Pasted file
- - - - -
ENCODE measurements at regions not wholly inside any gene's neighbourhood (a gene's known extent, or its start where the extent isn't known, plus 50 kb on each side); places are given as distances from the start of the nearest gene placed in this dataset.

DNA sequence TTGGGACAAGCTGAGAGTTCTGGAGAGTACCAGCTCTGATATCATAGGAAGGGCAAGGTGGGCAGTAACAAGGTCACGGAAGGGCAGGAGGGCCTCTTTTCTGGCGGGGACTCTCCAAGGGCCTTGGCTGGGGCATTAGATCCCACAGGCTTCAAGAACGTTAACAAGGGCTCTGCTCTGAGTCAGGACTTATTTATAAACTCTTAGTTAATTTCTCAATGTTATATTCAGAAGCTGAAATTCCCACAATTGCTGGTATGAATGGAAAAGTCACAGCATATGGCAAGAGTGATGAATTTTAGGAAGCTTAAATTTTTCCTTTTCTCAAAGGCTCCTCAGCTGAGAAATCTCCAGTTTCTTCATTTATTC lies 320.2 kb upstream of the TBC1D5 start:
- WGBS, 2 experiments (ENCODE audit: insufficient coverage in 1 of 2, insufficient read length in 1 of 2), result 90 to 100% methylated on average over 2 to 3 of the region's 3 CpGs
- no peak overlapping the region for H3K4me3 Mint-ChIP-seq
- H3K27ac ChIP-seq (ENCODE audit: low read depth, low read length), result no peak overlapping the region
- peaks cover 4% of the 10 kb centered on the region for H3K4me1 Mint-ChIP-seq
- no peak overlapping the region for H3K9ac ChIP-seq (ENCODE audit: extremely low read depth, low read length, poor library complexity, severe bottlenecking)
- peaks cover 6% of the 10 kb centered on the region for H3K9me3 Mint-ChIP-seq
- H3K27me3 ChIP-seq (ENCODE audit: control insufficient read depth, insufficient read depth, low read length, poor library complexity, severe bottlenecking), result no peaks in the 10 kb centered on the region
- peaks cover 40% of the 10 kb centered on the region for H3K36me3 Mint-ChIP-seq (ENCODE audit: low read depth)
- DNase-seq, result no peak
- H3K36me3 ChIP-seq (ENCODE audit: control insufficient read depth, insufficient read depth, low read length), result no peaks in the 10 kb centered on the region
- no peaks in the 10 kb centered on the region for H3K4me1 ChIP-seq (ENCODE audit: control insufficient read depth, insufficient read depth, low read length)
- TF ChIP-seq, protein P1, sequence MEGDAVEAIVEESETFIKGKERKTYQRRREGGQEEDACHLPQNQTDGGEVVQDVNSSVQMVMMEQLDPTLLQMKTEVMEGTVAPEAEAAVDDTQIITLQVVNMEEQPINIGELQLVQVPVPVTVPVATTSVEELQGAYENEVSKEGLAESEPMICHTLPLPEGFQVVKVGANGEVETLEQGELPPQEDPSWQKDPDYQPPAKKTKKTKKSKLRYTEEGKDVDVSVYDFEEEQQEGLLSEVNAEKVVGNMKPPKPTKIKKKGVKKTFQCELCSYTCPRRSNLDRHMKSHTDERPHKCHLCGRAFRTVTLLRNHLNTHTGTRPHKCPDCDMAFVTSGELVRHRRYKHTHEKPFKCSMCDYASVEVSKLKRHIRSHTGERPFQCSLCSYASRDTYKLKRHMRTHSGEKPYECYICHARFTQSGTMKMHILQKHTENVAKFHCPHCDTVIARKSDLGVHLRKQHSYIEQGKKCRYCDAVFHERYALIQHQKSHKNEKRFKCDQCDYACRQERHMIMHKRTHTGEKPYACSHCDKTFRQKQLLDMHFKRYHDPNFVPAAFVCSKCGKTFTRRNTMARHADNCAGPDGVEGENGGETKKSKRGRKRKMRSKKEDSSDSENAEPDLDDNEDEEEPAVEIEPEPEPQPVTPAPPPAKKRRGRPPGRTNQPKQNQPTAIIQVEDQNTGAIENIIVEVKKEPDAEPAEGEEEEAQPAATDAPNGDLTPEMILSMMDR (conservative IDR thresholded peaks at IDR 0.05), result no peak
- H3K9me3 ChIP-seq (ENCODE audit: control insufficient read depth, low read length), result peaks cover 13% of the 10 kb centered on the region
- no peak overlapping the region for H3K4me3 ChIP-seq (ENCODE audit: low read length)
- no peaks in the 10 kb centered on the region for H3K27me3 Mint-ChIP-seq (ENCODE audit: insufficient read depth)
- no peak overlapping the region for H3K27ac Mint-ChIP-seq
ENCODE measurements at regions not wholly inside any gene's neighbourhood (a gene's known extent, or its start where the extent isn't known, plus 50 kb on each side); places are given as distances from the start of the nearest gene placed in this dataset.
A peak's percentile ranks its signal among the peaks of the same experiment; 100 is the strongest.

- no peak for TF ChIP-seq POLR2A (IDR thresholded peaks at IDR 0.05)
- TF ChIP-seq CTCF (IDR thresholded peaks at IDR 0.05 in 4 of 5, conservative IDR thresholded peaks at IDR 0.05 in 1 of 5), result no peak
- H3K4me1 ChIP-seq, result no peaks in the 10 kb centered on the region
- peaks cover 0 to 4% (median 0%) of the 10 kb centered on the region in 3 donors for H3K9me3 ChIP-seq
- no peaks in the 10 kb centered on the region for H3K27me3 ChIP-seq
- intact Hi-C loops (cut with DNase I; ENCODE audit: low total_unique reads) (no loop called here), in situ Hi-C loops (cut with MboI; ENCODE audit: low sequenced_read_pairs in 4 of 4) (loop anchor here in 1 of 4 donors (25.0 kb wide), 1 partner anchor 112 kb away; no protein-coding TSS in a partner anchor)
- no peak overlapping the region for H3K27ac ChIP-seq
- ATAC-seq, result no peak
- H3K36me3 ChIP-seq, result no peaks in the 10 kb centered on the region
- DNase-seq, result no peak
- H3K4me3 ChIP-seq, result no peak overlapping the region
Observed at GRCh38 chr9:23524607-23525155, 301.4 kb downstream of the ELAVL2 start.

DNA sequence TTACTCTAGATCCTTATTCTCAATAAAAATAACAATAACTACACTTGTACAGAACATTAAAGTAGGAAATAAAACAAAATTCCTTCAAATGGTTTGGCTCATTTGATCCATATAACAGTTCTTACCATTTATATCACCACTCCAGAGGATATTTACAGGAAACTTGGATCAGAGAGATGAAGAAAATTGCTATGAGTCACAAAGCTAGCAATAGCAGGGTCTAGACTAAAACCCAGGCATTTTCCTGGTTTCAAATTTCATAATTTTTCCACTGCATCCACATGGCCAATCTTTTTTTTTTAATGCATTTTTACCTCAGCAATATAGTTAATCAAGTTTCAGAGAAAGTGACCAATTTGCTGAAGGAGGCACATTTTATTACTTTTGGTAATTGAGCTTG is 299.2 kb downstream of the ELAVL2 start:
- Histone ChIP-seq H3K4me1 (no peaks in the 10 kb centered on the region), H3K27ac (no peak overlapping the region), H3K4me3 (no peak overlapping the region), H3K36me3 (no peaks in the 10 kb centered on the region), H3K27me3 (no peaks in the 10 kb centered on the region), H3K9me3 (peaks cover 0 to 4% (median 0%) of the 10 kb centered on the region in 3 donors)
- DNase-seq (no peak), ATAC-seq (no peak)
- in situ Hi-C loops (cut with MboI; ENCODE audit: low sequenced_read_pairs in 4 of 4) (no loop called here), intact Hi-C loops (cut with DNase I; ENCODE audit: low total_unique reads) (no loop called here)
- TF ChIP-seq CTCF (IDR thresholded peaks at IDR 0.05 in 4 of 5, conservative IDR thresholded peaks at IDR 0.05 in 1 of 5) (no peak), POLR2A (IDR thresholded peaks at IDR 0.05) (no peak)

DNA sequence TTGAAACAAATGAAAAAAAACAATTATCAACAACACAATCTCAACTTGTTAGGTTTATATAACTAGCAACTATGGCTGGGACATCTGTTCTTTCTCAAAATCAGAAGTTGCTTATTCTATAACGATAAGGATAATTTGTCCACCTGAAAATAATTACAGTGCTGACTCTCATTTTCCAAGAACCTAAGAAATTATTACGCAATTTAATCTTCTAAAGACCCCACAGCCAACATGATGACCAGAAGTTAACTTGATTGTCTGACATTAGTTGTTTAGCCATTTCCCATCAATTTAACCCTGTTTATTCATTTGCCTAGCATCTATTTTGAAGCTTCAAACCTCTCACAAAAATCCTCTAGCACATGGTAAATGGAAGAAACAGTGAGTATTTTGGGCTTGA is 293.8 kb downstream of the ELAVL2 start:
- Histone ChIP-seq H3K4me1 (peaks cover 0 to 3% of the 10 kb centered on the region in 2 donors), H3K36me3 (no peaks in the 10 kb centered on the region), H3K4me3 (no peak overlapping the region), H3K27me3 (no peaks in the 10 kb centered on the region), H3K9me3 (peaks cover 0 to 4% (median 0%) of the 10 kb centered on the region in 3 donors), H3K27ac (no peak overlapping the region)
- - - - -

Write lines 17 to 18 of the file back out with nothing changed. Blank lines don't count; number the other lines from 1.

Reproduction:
- no peaks in the 10 kb centered on the region for H3K27me3 Mint-ChIP-seq (ENCODE audit: insufficient read depth)
- no peak overlapping the region for H3K27ac Mint-ChIP-seq